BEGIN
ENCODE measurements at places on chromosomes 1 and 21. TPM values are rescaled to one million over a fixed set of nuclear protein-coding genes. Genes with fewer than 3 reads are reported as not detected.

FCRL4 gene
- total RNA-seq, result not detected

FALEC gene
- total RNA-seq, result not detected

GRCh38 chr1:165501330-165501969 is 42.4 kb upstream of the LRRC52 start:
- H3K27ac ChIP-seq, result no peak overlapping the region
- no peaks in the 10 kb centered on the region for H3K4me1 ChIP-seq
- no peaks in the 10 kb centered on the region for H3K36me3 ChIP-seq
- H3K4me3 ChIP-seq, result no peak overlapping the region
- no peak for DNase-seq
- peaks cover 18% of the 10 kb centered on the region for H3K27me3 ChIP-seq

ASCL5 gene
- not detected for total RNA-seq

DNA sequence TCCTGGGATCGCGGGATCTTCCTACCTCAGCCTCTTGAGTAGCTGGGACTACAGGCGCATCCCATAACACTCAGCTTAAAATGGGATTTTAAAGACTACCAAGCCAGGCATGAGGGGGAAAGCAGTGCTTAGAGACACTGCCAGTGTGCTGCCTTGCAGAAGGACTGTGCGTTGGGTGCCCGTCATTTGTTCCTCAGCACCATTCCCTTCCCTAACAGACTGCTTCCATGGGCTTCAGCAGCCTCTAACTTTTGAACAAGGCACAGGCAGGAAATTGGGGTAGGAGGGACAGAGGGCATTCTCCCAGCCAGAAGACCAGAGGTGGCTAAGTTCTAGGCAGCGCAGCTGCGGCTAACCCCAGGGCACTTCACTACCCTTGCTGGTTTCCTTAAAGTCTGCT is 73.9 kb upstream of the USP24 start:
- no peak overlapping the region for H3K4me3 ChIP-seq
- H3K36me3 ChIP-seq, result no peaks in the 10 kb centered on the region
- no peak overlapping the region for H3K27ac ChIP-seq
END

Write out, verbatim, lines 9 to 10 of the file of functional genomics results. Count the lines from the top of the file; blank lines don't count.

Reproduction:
- no peaks in the 10 kb centered on the region for H3K36me3 ChIP-seq
- H3K4me3 ChIP-seq, result no peak overlapping the region